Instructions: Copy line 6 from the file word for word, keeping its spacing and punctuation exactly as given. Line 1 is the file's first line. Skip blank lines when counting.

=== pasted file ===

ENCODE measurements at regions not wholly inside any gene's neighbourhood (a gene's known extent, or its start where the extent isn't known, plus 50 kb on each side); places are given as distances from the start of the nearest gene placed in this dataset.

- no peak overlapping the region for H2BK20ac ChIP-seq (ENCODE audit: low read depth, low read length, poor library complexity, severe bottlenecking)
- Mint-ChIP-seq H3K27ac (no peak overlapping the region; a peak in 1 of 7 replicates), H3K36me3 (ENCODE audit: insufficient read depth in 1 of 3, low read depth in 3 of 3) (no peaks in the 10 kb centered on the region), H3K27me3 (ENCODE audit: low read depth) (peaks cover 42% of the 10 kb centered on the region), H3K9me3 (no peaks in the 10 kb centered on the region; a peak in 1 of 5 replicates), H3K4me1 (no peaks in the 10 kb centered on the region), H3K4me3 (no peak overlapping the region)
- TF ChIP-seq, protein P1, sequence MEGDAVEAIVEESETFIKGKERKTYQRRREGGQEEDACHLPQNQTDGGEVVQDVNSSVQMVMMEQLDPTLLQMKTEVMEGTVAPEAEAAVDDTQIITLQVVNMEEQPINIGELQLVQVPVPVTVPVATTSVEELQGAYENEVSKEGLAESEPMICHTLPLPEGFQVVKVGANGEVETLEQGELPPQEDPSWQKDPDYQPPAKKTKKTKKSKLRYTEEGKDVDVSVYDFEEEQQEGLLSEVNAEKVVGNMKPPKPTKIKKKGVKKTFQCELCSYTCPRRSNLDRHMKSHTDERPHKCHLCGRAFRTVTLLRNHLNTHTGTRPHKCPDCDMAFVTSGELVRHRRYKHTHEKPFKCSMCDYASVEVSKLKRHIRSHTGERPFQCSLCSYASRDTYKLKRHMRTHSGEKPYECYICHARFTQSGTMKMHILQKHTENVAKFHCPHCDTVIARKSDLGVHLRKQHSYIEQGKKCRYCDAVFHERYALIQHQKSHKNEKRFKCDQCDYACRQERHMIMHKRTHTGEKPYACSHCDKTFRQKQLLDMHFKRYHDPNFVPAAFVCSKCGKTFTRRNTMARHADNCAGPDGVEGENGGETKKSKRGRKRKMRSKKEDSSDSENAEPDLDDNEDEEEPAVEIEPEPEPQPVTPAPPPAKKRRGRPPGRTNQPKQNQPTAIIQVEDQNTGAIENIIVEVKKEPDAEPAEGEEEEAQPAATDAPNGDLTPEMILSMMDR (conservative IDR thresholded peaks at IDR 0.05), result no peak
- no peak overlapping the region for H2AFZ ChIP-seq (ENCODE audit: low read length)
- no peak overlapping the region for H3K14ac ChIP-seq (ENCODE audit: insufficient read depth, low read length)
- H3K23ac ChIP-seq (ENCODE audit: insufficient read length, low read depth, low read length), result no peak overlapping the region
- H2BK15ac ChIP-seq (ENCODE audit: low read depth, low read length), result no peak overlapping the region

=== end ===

- no peak overlapping the region for H3K14ac ChIP-seq (ENCODE audit: insufficient read depth, low read length)